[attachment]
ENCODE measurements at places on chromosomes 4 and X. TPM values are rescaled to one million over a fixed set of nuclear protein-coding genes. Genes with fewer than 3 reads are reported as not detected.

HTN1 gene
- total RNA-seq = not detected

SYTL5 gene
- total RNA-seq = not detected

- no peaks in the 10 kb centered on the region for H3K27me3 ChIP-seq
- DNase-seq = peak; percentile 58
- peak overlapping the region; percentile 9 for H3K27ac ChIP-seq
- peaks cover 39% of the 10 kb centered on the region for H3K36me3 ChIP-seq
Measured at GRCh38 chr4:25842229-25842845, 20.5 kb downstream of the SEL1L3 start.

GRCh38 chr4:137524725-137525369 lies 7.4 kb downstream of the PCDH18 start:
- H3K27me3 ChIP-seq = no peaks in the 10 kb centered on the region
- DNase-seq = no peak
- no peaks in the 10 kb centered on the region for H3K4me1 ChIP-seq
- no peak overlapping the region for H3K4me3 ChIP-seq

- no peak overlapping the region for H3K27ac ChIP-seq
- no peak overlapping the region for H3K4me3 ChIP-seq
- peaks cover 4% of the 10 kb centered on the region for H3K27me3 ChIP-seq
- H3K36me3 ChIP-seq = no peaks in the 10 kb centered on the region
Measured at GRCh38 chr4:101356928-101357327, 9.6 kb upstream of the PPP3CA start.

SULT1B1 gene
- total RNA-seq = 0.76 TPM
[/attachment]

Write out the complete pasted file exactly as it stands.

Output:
ENCODE measurements at places on chromosomes 4 and X. TPM values are rescaled to one million over a fixed set of nuclear protein-coding genes. Genes with fewer than 3 reads are reported as not detected.

HTN1 gene
- total RNA-seq = not detected

SYTL5 gene
- total RNA-seq = not detected

- no peaks in the 10 kb centered on the region for H3K27me3 ChIP-seq
- DNase-seq = peak; percentile 58
- peak overlapping the region; percentile 9 for H3K27ac ChIP-seq
- peaks cover 39% of the 10 kb centered on the region for H3K36me3 ChIP-seq
Measured at GRCh38 chr4:25842229-25842845, 20.5 kb downstream of the SEL1L3 start.

GRCh38 chr4:137524725-137525369 lies 7.4 kb downstream of the PCDH18 start:
- H3K27me3 ChIP-seq = no peaks in the 10 kb centered on the region
- DNase-seq = no peak
- no peaks in the 10 kb centered on the region for H3K4me1 ChIP-seq
- no peak overlapping the region for H3K4me3 ChIP-seq

- no peak overlapping the region for H3K27ac ChIP-seq
- no peak overlapping the region for H3K4me3 ChIP-seq
- peaks cover 4% of the 10 kb centered on the region for H3K27me3 ChIP-seq
- H3K36me3 ChIP-seq = no peaks in the 10 kb centered on the region
Measured at GRCh38 chr4:101356928-101357327, 9.6 kb upstream of the PPP3CA start.

SULT1B1 gene
- total RNA-seq = 0.76 TPM